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the genre's premiere review magazine for short SF & Fantasy since 1993

Analog -- December 2011

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Analog, Dec. 2011

“Ray of Light” by Brad R. Torgersen
“The Impossibles” by Kristine Kathryn Rusch
“Not for Ourselves Alone” by Charles E. Gannon
“Turning It Off” by Susan Forest
“Freudian Slipstream” by Brad Aiken
“Hidden” by Kyle Kirkland
“Art for Spendor’s Sake” by Dave Creek

Reviewed by Jo-Anne Odell

In “Ray of Light” by Brad R. Torgersen, our hero attempts to deal with the rigors of family life in a stressful environment.  His daughter, Jenna, is doing what teenagers do, but in this new world, breaking the rules can mean life-or-death.  They live in a post-apocalyptic society, one in which the earth’s surface has become dark and ice-covered.  His daughter has always been fascinated by the idea of sunshine.  She and others have rebuilt an old station, creating a beach-like atmosphere.  It’s a wonderful spot, but he finds it empty, and worries about where they’ve gone.  Then he finds something he didn’t expect.

This is a well-written story with an interesting premise. 

“The Impossibles” by Kristine Kathryn Rusch tells us of Kerrie, who is trying to survive her two-year law stint in First Alliance Interspecies court.  It’s also known as The Impossibles, and is a far uglier life than she’d imagined.  There’s no justice in this system; the workload prevents lawyers from doing more than simply showing up.  When Kerrie is offered a case where she might get an acquittal, she knows there’s a catch.

I was drawn into this engaging tale.  It has a great opening.  Though it becomes somewhat convoluted, it remains an entertaining read.  This is my favorite story in the issue.

In “Not for Ourselves Alone” by Charles E. Gannon, Sergei Andreyev is a Russian, part of a spaceplane crew in a world unified by war.  The enemy is an alien species, the Arat Kur.  Sergei does his job, and keeps his distance from his American crewmates.  Though the enemy has superior technology, Sergei feels sure they have a weakness.  The information is in the data; he just needs to see it.  Sergei finds a potential ally in an American named Costa, but is dogged by his own prejudices.  In a battle near Jupiter, Sergei and Costa figure out the Arat Kur’s Achilles' heel, but it may be too late.

If you enjoy military life and scientific detail, this story is nerdvana.  Otherwise, it’s just a well-worn plot.  Though it takes a shot at character transformation, Sergei remains too stiff and distant to be engaging.

Carter lives with his parents in a safety-obsessed world, in “Turning It Off” by Susan Forest.  His friend Sam is a hacker, and she’s figured out how to turn off the safeties on all their devices.  When the parents leave, Carter and Sam try out her new abilities on some of the household items.  Despite less than stellar results, they decide to move on, to test out the car.

It’s an easy read, but the characters are cartoonish.  As social commentary, it falls flat.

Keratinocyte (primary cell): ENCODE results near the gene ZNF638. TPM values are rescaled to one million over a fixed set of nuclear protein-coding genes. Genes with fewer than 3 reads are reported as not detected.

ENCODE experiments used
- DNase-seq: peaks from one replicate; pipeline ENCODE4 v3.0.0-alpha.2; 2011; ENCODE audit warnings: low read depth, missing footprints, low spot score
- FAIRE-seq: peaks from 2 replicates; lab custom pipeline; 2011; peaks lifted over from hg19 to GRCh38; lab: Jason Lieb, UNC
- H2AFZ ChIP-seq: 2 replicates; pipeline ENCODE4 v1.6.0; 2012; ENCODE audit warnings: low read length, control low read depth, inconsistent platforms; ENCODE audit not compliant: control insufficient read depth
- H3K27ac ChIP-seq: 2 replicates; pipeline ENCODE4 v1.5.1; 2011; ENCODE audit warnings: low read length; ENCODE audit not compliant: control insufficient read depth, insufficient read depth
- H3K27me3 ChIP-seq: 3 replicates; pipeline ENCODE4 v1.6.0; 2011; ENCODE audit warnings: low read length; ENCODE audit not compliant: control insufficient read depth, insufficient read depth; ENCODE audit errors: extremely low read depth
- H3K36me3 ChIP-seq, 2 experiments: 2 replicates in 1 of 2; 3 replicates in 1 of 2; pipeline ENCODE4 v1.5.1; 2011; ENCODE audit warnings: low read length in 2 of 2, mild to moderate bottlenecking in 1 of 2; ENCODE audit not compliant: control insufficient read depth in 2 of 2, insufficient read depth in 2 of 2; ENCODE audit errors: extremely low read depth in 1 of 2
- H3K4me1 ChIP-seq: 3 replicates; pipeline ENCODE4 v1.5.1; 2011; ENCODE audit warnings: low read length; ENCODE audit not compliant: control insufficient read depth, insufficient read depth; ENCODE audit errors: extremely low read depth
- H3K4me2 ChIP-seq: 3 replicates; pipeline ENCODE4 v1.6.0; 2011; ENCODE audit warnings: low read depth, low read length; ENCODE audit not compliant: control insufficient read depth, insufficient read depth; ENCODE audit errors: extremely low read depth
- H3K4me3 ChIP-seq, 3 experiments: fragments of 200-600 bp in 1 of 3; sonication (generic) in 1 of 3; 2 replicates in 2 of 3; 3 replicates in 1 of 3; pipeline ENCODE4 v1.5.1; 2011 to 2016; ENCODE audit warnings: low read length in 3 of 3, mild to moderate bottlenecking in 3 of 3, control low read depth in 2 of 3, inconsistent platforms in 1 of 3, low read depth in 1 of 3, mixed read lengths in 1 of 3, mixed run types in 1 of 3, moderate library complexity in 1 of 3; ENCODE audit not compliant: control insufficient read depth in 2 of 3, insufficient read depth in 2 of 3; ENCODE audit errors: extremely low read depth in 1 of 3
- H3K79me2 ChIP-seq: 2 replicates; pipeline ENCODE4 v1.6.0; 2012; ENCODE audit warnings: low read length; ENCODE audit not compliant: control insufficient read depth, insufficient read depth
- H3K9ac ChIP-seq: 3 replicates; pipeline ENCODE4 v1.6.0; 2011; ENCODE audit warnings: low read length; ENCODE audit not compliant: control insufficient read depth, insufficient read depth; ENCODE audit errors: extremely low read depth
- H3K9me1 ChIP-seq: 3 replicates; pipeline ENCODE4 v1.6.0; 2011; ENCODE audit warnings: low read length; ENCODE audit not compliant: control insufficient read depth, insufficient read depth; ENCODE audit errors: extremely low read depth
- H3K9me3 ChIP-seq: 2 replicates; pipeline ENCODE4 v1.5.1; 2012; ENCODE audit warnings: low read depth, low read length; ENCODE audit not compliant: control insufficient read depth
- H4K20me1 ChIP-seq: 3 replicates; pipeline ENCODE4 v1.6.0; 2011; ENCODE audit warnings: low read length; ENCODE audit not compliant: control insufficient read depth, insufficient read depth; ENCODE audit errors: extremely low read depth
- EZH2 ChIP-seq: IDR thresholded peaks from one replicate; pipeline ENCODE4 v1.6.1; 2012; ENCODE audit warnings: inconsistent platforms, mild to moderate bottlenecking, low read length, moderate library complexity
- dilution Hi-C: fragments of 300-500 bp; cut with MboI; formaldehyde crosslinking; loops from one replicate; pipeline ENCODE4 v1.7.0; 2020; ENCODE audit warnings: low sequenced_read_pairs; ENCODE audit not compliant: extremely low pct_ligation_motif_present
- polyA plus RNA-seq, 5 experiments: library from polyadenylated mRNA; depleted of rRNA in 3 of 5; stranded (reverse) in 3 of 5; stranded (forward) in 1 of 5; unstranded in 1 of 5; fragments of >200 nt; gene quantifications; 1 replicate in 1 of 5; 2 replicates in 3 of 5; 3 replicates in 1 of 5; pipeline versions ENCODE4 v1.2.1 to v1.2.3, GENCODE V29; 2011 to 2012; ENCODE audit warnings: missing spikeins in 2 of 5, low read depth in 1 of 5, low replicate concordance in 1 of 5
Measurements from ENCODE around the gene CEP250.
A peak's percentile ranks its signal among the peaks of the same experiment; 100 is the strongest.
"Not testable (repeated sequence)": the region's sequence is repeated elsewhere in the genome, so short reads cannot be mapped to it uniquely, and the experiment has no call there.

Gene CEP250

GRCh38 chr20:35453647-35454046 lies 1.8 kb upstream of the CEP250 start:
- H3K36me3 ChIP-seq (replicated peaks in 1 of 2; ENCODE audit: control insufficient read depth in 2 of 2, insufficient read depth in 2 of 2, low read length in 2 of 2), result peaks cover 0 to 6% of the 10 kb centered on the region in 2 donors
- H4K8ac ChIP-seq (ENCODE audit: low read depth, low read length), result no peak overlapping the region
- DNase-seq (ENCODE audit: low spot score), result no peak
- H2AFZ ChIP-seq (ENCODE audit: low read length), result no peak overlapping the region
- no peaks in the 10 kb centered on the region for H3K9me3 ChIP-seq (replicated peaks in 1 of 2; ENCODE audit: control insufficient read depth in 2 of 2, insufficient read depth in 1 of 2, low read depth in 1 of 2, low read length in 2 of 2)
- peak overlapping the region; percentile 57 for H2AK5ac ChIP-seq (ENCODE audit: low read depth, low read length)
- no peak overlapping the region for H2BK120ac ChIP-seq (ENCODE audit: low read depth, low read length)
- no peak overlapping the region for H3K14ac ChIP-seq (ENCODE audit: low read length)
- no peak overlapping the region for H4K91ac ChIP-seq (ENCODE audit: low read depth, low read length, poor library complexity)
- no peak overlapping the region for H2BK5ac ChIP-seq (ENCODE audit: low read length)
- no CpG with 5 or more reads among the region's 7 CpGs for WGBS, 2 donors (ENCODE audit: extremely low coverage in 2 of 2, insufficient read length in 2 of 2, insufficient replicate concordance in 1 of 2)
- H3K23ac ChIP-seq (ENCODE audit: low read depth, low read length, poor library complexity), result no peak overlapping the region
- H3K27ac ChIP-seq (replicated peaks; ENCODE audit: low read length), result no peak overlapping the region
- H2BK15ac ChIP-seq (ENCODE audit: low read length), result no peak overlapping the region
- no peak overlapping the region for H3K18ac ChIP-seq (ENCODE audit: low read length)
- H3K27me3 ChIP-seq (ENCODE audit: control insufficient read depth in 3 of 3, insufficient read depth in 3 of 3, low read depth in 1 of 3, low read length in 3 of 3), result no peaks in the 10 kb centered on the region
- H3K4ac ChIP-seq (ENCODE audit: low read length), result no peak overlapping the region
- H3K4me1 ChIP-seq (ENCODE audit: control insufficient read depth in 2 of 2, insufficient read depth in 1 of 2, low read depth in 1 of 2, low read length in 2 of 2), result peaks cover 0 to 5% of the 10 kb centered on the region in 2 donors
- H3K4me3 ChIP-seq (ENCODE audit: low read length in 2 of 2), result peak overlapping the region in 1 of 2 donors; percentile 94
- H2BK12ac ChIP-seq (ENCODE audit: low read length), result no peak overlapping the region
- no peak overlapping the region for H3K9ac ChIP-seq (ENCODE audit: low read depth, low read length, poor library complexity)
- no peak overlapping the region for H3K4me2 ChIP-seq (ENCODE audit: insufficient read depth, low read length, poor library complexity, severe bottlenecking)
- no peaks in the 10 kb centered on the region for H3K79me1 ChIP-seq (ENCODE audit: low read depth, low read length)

In “Freudian Slipstream” by Brad Aiken, Jackson Carr spends every afternoon at a beachside bar, watching the same beautiful woman materialize, riding a horse.  She stops for an ale and then leaves.  It takes Carr some time to wonder why he and Sam the bartender are the only people present.  Gradually, under Sam’s urging, memories of Carpathia return.  It’s a planet twenty-two light years away.  It’s also humanity’s last hope.  Carr is on a ship in suspended animation, his mind kept active and on track by Sam, the AI.  Carr is working to counteract a deadly pathogen the settlers of Carpathia have encountered, while Sam had found a novel use for Carr’s recurrent dream.

This is another staple of SF – the colony in trouble.  Some of the details struck me as wonky, but it carried me along, an entertaining read.

Robinson is called in by the military in “Hidden” by Kyle Kirkland.  The problem is a nineteen-year-old supergenius named Bernard Flik.  Robinson is an expert on supergeniuses.  He was instrumental in getting the drug that creates them banned, because supergeniuses deteriorate while still young.  The military believes that’s what has happened to Flik.  He claims he can prove the existence of hidden creatures on Earth.  They think he’s crazy, but he’s gained control of a military installation and a new weapon.  Robinson is given the job of talking Flik down, but discovers that Flik isn’t crazy, and the weapon isn’t the only secret the military has been keeping.

This tale is worth reading for the ideas, though I wish it had offered fewer, and found more depth.  It postulates the existence of unseen beings, combines that with government duplicity, and then throws in a discussion about the rights of some to make choices for all.  They’re interesting thoughts, and Kirkland does a good job of maintaining a clear storyline, but it leaves many loose ends.  

In “Art for Spendor’s Sake” by Dave Creek, Ambassador Chanda Kasmira has been charged with evacuating a planet, while an artist insists on working there, further complicating her life.  Two primitive but intelligent races live on Splendor in a symbiotic relationship.  It’s a diplomatic challenge to prepare both races for the changes they’ll face.  Chanda must deal with recalcitrance on one side and slavers on the other. 

It took me three tries to get through this tale.  It’s a welter of confusing characters and unexplained plot leaps, as when Chanda hears a secondhand report about villagers performing new tasks, and immediately decides they’ve been taken by slavers.  I think it was meant to be absurdist, but the fact that I’m not sure is, maybe, ‘nuff said.  This story would have benefited from a good shave with Occam’s razor.

This is my first review of Analog.  I definitely plan to be back.